ilume Gallerie gets its Pride on

The ilume Gallerie is settling into the start of its third year in its space (its sign went up last week) just in time for Pride, and as always, there’s plenty of diverse art to appeal to every taste.

The current exhibit, More than Words by artists Kat and J Taylor, features dynamic oils and complex color compositions that speak to gay-positive messages with titles such as Rights and Liberty, below. It runs through Sept. 30 and sales benefit the charity Wednesday’s Child.

Resident photographer Jorge Rivas also launches his new series, capturing the frescoes, sculpture and architecture of Fair Park with The Esplanade Series, right.

This is also the final weekend to participate in Rivas’ Faces of Life project. For a donation of $50 per person ($75 for couples and families), Rivas photographs people with a signature red ribbon raising money and awareness in combatting AIDS. “Pets and creative expression are encouraged,” says Ronald Radwanski, ilume Gallerie’s director and artist-in-residence. No appointment is necessary on Saturday from noon to 7 p.m. — just show up and contribute. The final exhibit will be on display in November.

The Gallerie has enhanced hours over Pride weekend (Friday and Saturday from noon to 10 p.m.), but will be closed Sunday due to the parade and ilume celebration.

— Arnold Wayne Jones

This article appeared in the Dallas Voice print edition September 16, 2011.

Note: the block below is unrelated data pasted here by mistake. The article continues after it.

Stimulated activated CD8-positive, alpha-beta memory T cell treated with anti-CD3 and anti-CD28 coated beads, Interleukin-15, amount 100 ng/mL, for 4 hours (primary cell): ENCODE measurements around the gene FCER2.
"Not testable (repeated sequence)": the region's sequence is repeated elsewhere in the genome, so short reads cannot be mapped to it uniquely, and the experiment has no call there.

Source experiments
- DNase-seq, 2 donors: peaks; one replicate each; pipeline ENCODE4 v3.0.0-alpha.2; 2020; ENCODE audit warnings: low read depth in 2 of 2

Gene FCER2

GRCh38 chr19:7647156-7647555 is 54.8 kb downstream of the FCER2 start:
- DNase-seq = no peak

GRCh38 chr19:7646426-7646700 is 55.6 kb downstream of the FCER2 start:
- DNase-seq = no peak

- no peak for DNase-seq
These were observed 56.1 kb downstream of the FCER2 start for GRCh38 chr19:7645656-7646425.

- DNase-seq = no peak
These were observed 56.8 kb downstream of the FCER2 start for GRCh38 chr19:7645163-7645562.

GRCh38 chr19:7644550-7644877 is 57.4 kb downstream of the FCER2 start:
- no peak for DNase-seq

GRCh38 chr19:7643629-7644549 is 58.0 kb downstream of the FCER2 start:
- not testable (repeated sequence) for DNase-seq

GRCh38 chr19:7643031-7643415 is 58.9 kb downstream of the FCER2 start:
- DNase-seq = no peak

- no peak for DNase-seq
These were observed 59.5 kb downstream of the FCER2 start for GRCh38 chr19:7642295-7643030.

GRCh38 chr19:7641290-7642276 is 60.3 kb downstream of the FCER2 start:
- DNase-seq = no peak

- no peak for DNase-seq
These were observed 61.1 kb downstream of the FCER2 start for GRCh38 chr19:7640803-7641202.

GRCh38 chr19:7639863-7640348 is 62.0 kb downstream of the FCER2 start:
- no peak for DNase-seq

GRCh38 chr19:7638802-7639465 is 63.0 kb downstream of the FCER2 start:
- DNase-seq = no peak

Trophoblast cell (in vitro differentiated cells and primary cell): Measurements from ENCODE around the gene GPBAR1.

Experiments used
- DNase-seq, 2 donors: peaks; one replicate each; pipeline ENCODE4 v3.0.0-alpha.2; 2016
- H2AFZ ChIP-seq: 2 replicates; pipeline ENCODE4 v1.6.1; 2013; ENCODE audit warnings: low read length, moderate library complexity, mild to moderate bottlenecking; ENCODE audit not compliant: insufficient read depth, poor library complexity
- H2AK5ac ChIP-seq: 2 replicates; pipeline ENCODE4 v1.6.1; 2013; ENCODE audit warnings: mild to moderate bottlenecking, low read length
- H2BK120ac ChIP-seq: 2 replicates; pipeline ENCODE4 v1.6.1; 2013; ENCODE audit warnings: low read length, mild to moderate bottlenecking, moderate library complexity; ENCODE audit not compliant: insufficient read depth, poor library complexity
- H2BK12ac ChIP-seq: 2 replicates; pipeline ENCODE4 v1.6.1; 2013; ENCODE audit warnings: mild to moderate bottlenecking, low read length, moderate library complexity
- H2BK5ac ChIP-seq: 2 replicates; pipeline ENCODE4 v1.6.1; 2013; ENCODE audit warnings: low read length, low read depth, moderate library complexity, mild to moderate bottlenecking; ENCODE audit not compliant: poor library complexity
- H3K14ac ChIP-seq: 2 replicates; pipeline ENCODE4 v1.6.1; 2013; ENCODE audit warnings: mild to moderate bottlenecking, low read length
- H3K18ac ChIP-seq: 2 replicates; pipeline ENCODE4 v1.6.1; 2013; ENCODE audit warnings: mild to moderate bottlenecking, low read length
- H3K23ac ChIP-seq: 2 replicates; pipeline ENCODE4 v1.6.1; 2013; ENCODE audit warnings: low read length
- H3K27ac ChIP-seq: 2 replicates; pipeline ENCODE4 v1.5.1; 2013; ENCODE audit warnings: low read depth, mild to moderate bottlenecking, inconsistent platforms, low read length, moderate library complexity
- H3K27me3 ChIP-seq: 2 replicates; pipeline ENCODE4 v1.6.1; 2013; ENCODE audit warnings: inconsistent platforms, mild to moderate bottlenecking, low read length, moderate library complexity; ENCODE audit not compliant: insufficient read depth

—  Michael Stephens

Weekly Best Bets

Saturday 01.29

Guess that’s why they call it the blues
While KERA is holding their pledge drive, KNON is trying to raise money of their own. The station, home to Lambda Weekly and The Jesse Garcia Show, hosts its 12th Annual Bluesfest with a hefty lineup. But really, you haven’t lived until you see R&B legend and Dallas native Bobby Patterson throw it down old school style. That’ll change your life.
DEETS: Poor David’s Pub, 1313 S. Lamar St. Through Sunday. 3 p.m. $10. KNON.org.

Sunday 01.30

Talk about ‘Ovo’ the top
In Cirque du Soleil’s new show Ovo, they create a colorful ecosystem of insects. Only these bugs do crazy acrobatics and contortions. Only Cirque can think so out of the box to make a “world of biodiversity” centered around a mysterious egg and a love story between a ladybug and neighborhood bug.
DEETS: Dr. Pepper Arena, 2601 Avenue of the Stars, Frisco. Through Feb. 27. $45-$250. CirqueDuSoleil.com

Tuesday 02.01

‘Faces’ in the crowd
Photographer Jorge Rivas’ Faces of Life was such a hit at last year’s Pride that the campaign is being relaunched during ilume Gallerie’s Super Week. With new photos and an exclusive jewelry line, the gallery extends its hours so everyone can take a peek and sign up for their own photo session.
DEETS: ilume Gallerie, 4123 Cedar Springs Road. Through Saturday. FacesofLifeProject.com.

This article appeared in the Dallas Voice print edition Jan. 28, 2011.

—  John Wright

Queer locals of 2010